It might be that this approach makes all the difference as your standard sales conversation may not cover the kind of detail the prospect needs. Or, they might feel that the standard packages you offer are out of their price range, but an offer you can pitch just for them (with your manager’s approval, of course) might convince them to book a further meeting with you alongside their colleagues or to run through a demo to see it in action.

How to speak to engaged prospects

With prospects who already know a little about who you are and what you can offer you need a slightly different approach. Rather than speaking to them as though they are completely new to the product or service, you’re in a tricky area where a little knowledge can be a dangerous thing!

A prospect at this stage is already in the purchase funnel and that means they’re potentially willing and able to make a decision at this stage, or at least book in a demonstration prior to signing up. This means that you can talk to them in a bit more detail, explaining some of the finer points and specifications that you may not normally talk about in an opening conversation.

These prospects might be on your marketing mailing list or signed up to receive your newsletters or even blog posts, and this means they’ve been reading up on what you do and what you can offer them. As such they are likely to be relatively well-informed and you need to steer them carefully towards either a demonstration or a meeting where you can pitch the product or service to a wider team of decision makers. 

Again, listen to what it is they’re looking for and you can then find a way of explaining how the product or service will fit their need and how a demonstration or meeting might benefit them so that they can see it in action and then decide. The questions at this stage in the process are much more likely to be geared towards arranging a face-to-face meeting, booking a demo or even signing up so anything you’re asked at this stage is likely to have a motive behind it, you just need to ensure that you’re ready with the information to satisfy that need.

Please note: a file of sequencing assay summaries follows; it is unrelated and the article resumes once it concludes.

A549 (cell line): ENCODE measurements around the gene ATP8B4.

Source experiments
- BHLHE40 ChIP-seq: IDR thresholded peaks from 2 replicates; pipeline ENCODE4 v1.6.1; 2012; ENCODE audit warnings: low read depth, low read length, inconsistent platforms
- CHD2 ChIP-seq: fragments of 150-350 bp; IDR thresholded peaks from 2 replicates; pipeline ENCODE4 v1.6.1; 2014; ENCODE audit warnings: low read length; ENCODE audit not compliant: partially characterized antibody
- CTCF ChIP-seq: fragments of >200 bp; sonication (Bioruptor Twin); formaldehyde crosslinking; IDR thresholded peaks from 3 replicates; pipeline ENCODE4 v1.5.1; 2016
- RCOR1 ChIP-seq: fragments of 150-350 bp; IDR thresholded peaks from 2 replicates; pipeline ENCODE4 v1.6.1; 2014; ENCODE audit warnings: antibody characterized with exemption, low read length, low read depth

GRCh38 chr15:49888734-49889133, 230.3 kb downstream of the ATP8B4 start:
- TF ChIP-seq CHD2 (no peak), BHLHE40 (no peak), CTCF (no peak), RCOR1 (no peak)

Arranging a follow-up conversation

Whether your prospect is completely new and wants to go away and think for a while or discuss it with colleagues and decision makers, or they’re a fair way down the purchase funnel, arranging a follow-up conversation can always give them that little bit of thinking space prior to making a decision on whether or not to book a demo, arrange a meeting or sign up.

By offering a follow-up conversation in a matter of days you show them that you’re willing to wait for them to decide, rather than pushing them into a corner. Many meetings and demonstration opportunities are lost not only because salespeople don’t get the opportunity to book them in, but because they try to do everything in one call - the information, the pitch and the sale. 

If you step back and allow your prospects to work at their own pace, to run questions by you, to speak to the wider team about the product and how it can benefit them, and to come back with further questions relating to the product, you increase your chances of getting a demonstration or meeting in the diary.

Offering to get back in touch shows that you’re willing to work to their schedule and to speak to other members of the team should they wish to join the call or meeting. If nothing else, this shows that you have engaged with the prospect and they are interested, they’re just not able to sign on the dotted line at this moment in time.

You should also make notes on your call that you can type and email across to the prospect, enabling them to read through the conversation and pick up on anything they may have missed during the conversation, along with any links to useful resources that could help them learn more or spark further interest and questions leading to another meeting or your demonstration.

Once you’ve got that follow-up in the diary you can do more research into their business, their needs and how you can solve their problems. 

5 top tips from the Clarity Stack sales team

We always look to practice what we preach here at Clarity Stack, and our sales manager Jemma Jones has these five takeaways for you:

  • Always make sure you are booking a demo with a decision maker. This way you don’t need to repeat the meeting and increase your chances of a buy-in following the presentation.

  • Find the prospect’s pain points on the call so that you can explain how your product or service can resolve them.

  • Listen and understand why the prospect is interested in your services.

  • Make sure that you have an opinion - one way or the other - from the prospect so they can make a decision on the demo or soon after.

  • Ensure the prospect is aware that you’ll be expecting an outcome - one way or another - on the demo, but be willing to follow-up with further answers to questions that may follow.